To combat this lie, I am going to write early in the mornings, before the stress of work and home have the chance to get to me. I have found that in the mornings, when everyone else is still asleep and the day has just begun, I don’t feel stressed, and it is easier for me to stay “in the zone.”

By Dan Counsell on Unsplash

Conclusion

My hope is that no one reading this thinks that I am writing it from a place of judgment or superiority. Maybe, due to extenuating circumstances, you truly are too busy or too stressed to focus on writing right now. Sometimes the crises of life get in the way, and we have to put creative goals momentarily on the back burner.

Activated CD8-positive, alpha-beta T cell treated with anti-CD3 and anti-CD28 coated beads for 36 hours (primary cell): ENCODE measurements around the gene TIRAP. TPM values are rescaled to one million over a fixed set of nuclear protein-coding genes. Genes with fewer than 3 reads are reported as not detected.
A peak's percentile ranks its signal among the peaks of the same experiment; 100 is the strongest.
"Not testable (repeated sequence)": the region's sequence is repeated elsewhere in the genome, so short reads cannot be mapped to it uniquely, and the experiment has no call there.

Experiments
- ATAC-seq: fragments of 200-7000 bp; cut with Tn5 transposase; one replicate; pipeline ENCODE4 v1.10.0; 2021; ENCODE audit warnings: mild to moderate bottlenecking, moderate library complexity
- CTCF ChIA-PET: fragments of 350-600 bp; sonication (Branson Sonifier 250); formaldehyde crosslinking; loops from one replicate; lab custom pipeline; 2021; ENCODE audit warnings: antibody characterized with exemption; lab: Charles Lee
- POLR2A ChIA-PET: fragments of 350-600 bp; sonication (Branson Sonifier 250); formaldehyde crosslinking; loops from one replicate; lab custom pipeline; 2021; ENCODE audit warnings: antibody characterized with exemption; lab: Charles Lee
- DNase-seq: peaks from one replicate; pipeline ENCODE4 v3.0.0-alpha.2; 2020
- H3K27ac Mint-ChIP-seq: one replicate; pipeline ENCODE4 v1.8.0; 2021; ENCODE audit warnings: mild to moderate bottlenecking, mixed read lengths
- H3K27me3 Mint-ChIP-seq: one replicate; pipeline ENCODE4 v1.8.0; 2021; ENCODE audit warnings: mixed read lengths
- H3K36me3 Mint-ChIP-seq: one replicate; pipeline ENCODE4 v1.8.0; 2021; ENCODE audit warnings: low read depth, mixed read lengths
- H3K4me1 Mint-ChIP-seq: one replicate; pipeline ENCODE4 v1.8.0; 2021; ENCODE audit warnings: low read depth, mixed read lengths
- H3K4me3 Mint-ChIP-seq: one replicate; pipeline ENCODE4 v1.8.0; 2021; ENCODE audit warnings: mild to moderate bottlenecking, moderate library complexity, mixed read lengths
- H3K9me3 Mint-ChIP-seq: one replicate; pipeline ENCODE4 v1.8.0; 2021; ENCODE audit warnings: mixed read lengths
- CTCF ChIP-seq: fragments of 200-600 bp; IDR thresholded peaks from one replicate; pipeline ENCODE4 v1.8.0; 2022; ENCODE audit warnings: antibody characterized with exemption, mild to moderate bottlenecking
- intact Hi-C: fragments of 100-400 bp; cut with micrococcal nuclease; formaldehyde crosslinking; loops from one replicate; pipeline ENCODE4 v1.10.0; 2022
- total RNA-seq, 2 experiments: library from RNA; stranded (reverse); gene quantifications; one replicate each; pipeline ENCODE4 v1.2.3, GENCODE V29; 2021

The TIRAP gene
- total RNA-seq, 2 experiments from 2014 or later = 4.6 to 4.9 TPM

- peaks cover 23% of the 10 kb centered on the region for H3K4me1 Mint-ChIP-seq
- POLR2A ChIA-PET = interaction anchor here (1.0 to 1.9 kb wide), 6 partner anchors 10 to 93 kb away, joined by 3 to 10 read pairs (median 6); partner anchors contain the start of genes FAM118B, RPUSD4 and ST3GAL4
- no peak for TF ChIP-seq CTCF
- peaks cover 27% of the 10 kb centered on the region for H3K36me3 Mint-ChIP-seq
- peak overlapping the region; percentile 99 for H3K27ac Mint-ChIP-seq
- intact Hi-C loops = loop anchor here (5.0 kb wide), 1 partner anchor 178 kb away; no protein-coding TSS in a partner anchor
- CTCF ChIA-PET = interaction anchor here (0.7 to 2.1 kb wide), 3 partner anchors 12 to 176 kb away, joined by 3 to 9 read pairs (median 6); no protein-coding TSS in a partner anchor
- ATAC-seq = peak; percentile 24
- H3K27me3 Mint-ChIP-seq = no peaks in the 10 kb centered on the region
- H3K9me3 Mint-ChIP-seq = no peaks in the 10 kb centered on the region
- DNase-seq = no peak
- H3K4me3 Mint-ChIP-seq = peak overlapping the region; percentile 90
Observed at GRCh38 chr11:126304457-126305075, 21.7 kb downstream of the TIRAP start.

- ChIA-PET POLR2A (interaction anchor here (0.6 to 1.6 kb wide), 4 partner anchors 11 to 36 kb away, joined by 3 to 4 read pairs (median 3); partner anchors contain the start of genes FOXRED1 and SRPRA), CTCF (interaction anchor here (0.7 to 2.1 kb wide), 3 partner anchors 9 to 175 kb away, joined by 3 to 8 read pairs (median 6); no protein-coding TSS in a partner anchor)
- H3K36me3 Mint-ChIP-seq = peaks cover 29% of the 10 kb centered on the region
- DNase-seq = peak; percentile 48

But for those of you who would like to be more productive, more effective writers, I hope that you look at yourself and ask this question: “What lies do I tell myself, and how do these lies keep me from writing?” The lies you struggle with might be different from mine, but the result is the same: You’re not the writer you would like to be.

The lies we tell ourselves can hold us back, but by reaching out to other writers, we can combat these lies together and instead accept a simple truth that will lead us toward success: Being a good writer isn’t about having unlimited time or supernatural luck. Instead, it’s about making the most of what we have, putting in the effort, and not letting fear or insecurity keep us from doing the work we need to do.

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About the author

Madison Wheatley

Madison Wheatley is a poet and fiction writer in Jackson, Tenn., where she works as a residential youth counselor. She is the author of the paranormal thriller AMBROSIA and several short stories and poems.